Tuesday, February 15, 2011

from home birth to c-section

It was two and half years ago and I remember it like it was yesterday.

I was coming to believe that I was going to be pregnant forever with Burrito.  She was over a week late.  I wanted to have the longest possible maternity leave with the new baby, so even past my due date, I was still on the clock.  I had led church services the morning I went into labor, even though Burrito was overdue. 

As a side note, let me say that it was interesting preaching and leading liturgy while pregnant.  Early on, my terror was that I would succumb to morning sickness at the smaller country church where there was literally NOWHERE TO GO if I needed to throw up.  We’re talking a one room sanctuary with a small fellowship hall in the basement.  I was lucky though; I never threw up from morning sickness, though I felt nauseated for a long time.

Later on, as my pregnancy reached 37 weeks and onward, I began to be terrified that my water would break in the middle of leading services.  It was small comfort to think that not every woman has her water break at the start of labor.  It happens at different times for different women, some right before the baby is delivered.  In preparation, Poise pads were my friend.  I don’t know if they would have actually kept me from an embarrassing “balloon burst” or not, but it gave me a bit of comfort to think they might.

In the end, I was at home that Sunday afternoon when I went into labor.  Interestingly enough, my water did break at the beginning of labor, right after the bloody show.  I was pretty excited!  At long last, after all the waiting, Burrito was going to be born!

In North Dakota, where we lived, there was one small town hospital that still delivered babies 15 minutes away from us.  But this hospital had only male doctors and I have never liked having a male doctor, especially for more personal matters.  Due to the fact that the small town hospital might at times have trouble assembling a surgical team as quickly as needed, most women drove the 75 minutes or more to Grand Forks to have their babies at the larger hospital.  I was unable to find a doctor there that I was comfortable with, and besides, 75 MINUTES IN LABOR???  Are you serious?  Not to mention that driving that far while in labor was probably not the safest thing in the world either.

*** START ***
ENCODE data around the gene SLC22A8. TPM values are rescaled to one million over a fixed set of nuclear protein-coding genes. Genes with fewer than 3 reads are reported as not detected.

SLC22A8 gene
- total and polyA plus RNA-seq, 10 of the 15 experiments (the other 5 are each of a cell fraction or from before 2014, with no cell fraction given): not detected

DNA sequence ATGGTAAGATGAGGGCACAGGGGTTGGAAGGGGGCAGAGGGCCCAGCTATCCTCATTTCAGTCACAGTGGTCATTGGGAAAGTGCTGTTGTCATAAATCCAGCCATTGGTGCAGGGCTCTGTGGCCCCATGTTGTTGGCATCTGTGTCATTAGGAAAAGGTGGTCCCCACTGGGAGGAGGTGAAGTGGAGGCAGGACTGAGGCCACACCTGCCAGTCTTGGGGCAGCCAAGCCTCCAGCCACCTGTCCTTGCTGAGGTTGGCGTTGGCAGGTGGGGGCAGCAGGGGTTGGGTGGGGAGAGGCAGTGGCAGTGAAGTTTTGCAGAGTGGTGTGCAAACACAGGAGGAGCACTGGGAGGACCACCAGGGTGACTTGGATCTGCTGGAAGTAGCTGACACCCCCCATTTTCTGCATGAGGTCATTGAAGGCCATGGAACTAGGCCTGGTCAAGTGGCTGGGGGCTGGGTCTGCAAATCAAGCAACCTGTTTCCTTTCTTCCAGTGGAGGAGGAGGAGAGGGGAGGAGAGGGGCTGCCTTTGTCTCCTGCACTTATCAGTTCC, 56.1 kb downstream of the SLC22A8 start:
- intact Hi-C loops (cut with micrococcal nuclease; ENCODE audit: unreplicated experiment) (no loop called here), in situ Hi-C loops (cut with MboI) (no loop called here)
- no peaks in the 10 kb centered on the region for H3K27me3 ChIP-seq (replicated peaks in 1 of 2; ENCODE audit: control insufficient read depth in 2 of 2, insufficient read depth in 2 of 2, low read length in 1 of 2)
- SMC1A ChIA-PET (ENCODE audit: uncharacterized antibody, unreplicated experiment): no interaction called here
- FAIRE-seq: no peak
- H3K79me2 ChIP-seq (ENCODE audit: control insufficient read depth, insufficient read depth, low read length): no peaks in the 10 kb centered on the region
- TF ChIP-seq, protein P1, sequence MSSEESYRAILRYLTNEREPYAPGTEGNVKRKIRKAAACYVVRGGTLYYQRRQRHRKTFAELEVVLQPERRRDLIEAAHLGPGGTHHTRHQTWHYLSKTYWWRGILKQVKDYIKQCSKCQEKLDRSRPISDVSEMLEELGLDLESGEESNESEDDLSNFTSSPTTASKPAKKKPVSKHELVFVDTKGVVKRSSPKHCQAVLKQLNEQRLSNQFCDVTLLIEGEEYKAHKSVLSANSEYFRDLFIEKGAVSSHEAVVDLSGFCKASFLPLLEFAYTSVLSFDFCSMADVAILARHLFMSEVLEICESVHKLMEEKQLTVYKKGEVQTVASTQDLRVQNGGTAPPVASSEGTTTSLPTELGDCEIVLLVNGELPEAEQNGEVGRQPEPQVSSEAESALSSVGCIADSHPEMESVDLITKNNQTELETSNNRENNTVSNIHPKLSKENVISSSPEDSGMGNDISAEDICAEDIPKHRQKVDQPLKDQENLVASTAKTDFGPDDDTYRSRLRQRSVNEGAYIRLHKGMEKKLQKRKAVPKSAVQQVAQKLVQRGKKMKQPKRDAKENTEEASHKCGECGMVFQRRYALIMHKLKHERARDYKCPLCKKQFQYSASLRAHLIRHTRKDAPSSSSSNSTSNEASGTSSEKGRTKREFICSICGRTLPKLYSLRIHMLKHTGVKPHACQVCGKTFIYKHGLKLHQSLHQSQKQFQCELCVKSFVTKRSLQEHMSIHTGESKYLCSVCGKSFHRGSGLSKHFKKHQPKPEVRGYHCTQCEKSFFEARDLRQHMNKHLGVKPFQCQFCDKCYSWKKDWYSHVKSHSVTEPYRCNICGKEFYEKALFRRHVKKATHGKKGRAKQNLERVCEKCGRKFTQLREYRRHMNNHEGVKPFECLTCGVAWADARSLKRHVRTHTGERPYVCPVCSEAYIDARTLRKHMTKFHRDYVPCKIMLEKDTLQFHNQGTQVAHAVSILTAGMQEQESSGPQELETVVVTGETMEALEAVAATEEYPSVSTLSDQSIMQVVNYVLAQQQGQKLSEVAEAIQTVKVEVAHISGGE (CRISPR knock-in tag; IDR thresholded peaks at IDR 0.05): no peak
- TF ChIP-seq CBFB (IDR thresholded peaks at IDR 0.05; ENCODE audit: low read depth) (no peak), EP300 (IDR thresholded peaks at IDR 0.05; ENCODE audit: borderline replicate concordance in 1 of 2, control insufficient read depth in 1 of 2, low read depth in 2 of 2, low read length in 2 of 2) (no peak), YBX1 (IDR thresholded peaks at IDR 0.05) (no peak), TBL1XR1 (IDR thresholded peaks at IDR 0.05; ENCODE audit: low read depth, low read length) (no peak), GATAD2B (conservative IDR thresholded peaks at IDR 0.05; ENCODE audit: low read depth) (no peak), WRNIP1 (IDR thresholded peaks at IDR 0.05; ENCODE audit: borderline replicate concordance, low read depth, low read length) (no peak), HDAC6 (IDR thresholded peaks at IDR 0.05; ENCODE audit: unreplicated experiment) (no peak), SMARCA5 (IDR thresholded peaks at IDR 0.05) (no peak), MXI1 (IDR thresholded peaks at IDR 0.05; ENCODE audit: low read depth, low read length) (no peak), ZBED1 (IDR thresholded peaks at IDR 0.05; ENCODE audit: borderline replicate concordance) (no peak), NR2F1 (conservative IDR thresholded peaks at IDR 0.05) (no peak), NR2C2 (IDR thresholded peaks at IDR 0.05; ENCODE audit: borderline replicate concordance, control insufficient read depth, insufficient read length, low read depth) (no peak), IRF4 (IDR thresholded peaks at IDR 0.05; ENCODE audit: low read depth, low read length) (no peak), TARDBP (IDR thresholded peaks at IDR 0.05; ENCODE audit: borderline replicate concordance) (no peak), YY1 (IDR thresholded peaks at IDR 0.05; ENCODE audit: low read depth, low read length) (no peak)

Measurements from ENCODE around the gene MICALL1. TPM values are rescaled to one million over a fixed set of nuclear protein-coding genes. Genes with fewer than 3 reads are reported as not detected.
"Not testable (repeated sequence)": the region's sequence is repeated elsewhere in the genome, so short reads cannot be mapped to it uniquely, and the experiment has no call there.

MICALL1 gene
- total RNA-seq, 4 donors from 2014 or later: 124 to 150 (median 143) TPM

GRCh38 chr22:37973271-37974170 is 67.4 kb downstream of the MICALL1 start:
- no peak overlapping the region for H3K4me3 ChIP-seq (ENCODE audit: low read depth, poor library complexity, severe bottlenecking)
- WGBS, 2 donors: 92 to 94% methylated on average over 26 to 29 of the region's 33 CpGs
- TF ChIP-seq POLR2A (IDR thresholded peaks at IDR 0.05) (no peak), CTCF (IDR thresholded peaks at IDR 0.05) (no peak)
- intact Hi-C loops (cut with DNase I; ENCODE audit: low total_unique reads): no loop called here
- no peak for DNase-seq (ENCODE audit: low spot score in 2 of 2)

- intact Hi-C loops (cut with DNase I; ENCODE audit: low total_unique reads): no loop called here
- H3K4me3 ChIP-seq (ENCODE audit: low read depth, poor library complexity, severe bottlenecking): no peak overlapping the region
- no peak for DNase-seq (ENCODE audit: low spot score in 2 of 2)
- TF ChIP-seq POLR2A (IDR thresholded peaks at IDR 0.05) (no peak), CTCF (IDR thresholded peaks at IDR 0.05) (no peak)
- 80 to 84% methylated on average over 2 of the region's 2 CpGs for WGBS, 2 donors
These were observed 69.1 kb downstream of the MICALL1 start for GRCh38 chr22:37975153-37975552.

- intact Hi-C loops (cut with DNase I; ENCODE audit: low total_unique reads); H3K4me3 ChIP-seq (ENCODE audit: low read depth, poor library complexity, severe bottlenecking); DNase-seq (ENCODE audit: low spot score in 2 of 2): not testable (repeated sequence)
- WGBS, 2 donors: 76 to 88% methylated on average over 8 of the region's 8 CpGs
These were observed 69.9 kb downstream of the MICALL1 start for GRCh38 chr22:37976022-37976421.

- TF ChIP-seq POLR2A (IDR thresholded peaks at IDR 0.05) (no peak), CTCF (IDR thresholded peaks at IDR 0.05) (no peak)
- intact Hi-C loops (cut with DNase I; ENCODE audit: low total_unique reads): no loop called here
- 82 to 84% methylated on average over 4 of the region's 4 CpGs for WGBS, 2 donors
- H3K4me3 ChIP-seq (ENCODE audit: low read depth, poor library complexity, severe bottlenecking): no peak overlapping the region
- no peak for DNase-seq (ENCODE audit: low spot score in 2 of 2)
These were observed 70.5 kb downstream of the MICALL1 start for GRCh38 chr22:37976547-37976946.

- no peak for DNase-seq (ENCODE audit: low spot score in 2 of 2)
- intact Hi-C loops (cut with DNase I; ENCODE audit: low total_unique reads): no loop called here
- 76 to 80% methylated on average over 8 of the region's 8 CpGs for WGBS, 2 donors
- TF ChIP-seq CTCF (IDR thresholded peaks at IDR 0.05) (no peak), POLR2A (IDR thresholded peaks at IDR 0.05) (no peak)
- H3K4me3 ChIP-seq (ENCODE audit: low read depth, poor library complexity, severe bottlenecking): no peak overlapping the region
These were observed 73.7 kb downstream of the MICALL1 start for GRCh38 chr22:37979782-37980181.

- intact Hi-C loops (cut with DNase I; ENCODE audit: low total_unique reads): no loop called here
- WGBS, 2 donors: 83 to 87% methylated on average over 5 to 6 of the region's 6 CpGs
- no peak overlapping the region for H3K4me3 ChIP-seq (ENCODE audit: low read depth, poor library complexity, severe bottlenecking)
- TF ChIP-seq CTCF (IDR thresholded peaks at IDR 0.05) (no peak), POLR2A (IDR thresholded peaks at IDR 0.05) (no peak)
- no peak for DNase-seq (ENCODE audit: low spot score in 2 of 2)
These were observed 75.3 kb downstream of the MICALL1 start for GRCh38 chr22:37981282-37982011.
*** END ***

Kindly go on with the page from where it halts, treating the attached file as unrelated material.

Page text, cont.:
So, since Burrito had to get out of me sometime, preferably without my husband and I alone delivering her, we began to look at other options.  Options that surprised even me.  I began to think seriously about home birth.

I am a person that likes certainty, control (let’s be honest!), everything to fall into place nicely.  So you’d think I would be drawn to have my baby at a hospital, where everything is in a neatly controlled medical environment.  But the more reading I began to do about the way the typical hospital handles birth, the more I began to worry. 

I learned that I would do better in labor by being able to move around, by being able to have light snacks and beverages to buoy up my strength, by being able to use a birthing pool to help ease the pain of labor.  I learned that lying flat on my back on a bed was not the ideal birthing position, but that positions like “squatting” that women around the world have used for birth forever are actually the best.  I learned that I would do better if my husband and I would be allowed to work through the labor together.  The big city hospital did not want to offer me any of these things.  In fact, if I read things right after meeting with their doctor, birthing Burrito there would move me straight through the Pitocin—Hard labor—Need for pain medication—Stalled labor—Need for c-section cycle.  I just didn’t want that.  I wanted to have the experience of labor.  I wanted to do this thing that God had built my body to do.  I wanted to do it the way God intended it to work.